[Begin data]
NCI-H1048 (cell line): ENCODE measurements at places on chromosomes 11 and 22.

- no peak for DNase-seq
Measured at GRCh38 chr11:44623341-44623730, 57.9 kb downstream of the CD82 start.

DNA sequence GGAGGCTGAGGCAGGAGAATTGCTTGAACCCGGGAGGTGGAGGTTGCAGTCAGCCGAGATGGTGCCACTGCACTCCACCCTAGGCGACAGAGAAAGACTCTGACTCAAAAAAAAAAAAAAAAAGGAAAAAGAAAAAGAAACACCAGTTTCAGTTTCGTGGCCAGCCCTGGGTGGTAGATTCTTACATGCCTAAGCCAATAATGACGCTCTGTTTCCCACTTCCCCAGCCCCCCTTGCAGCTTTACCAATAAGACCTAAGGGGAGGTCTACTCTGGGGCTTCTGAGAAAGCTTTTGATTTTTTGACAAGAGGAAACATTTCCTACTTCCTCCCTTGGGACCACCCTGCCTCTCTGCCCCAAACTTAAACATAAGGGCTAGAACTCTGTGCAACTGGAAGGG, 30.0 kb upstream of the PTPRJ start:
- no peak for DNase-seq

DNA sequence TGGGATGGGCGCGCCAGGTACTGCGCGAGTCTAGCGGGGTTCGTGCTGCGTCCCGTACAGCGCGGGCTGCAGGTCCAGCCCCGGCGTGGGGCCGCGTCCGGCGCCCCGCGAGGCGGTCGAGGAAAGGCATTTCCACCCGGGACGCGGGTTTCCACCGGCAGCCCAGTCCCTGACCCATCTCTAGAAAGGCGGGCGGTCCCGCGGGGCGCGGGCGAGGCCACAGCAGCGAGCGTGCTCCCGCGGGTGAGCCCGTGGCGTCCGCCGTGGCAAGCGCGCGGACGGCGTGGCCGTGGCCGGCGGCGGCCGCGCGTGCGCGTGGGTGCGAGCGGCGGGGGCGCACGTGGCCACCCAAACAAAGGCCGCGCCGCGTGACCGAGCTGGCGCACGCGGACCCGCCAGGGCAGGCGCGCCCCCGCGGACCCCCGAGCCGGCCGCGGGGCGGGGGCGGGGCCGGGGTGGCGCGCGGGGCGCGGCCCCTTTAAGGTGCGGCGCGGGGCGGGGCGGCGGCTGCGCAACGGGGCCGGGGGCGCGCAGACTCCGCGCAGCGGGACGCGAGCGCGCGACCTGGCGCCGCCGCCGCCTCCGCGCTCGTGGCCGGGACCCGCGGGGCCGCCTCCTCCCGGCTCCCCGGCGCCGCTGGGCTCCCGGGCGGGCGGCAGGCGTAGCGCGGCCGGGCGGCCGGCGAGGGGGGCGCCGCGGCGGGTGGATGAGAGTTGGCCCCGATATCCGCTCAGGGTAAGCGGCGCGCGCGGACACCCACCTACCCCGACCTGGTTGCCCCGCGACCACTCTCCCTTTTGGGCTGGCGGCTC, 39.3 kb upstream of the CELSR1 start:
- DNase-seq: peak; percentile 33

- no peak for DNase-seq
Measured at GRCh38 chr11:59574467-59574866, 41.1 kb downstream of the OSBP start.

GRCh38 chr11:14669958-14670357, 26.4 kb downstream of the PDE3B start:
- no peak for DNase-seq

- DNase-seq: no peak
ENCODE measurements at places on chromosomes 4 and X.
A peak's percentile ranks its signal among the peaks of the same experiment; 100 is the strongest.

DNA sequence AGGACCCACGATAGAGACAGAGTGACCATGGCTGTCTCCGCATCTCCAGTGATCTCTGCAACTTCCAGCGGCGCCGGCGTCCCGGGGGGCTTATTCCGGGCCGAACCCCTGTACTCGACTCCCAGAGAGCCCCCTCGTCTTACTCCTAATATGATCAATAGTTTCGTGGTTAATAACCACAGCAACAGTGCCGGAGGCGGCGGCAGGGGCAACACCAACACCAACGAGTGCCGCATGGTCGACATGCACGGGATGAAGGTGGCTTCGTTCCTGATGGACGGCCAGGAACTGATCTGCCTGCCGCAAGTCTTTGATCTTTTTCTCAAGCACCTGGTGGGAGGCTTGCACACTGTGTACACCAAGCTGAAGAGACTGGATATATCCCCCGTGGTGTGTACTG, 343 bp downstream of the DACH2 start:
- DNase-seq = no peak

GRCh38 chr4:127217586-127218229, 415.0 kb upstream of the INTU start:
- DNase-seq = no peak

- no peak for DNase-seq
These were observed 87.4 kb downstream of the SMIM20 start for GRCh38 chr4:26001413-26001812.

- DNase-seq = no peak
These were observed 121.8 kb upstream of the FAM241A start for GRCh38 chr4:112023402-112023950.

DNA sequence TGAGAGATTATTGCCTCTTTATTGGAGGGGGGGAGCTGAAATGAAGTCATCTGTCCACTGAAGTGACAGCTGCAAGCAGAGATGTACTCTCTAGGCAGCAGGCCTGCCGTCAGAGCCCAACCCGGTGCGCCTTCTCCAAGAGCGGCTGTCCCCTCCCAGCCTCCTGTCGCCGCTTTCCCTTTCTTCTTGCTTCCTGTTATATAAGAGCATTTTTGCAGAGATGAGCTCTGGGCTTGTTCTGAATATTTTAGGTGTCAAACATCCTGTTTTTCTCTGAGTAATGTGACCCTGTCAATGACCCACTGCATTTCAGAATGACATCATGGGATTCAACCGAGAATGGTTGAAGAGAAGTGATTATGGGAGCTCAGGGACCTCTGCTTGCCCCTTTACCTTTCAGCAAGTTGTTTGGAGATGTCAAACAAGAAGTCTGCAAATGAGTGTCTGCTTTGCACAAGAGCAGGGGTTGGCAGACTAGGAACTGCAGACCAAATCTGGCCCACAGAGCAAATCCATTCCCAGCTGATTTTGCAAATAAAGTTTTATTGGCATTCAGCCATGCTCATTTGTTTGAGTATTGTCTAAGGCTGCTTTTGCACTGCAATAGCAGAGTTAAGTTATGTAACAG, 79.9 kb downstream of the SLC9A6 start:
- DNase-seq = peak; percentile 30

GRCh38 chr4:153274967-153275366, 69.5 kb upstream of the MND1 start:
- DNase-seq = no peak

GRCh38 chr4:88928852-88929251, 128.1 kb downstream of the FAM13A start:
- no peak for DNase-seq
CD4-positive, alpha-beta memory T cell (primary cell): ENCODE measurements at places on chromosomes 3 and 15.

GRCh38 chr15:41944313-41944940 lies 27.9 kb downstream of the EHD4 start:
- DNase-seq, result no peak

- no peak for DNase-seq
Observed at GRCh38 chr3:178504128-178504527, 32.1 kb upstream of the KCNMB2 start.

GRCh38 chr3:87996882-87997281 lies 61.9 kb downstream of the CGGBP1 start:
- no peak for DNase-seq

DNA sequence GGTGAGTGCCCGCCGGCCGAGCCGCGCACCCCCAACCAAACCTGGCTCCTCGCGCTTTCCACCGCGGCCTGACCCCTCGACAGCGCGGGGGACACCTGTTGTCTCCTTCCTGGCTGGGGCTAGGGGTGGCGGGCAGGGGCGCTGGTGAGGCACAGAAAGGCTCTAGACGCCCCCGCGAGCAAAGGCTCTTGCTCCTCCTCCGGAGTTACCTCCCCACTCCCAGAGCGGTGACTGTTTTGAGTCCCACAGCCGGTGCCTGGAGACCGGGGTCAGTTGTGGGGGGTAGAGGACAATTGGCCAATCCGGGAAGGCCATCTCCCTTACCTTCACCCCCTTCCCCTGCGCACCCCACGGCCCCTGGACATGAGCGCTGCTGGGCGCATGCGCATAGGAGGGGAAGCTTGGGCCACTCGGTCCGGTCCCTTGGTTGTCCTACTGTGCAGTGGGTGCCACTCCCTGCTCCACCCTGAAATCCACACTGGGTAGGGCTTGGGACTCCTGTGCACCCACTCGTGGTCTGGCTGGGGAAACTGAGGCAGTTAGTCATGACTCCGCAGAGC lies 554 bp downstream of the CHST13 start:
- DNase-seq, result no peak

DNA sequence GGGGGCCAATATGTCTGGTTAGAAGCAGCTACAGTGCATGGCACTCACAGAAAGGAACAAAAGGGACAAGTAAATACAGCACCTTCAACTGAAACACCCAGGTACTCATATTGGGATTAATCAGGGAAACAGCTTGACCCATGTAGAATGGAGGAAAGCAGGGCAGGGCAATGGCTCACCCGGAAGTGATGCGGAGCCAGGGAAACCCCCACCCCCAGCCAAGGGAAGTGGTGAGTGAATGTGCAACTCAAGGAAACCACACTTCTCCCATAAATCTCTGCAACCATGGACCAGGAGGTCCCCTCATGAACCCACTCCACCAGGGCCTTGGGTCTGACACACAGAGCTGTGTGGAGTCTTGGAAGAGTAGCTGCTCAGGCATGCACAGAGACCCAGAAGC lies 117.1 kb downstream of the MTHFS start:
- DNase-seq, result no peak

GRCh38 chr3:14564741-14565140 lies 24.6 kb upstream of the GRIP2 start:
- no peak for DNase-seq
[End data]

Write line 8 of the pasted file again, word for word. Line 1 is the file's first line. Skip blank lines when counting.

- no peak for DNase-seq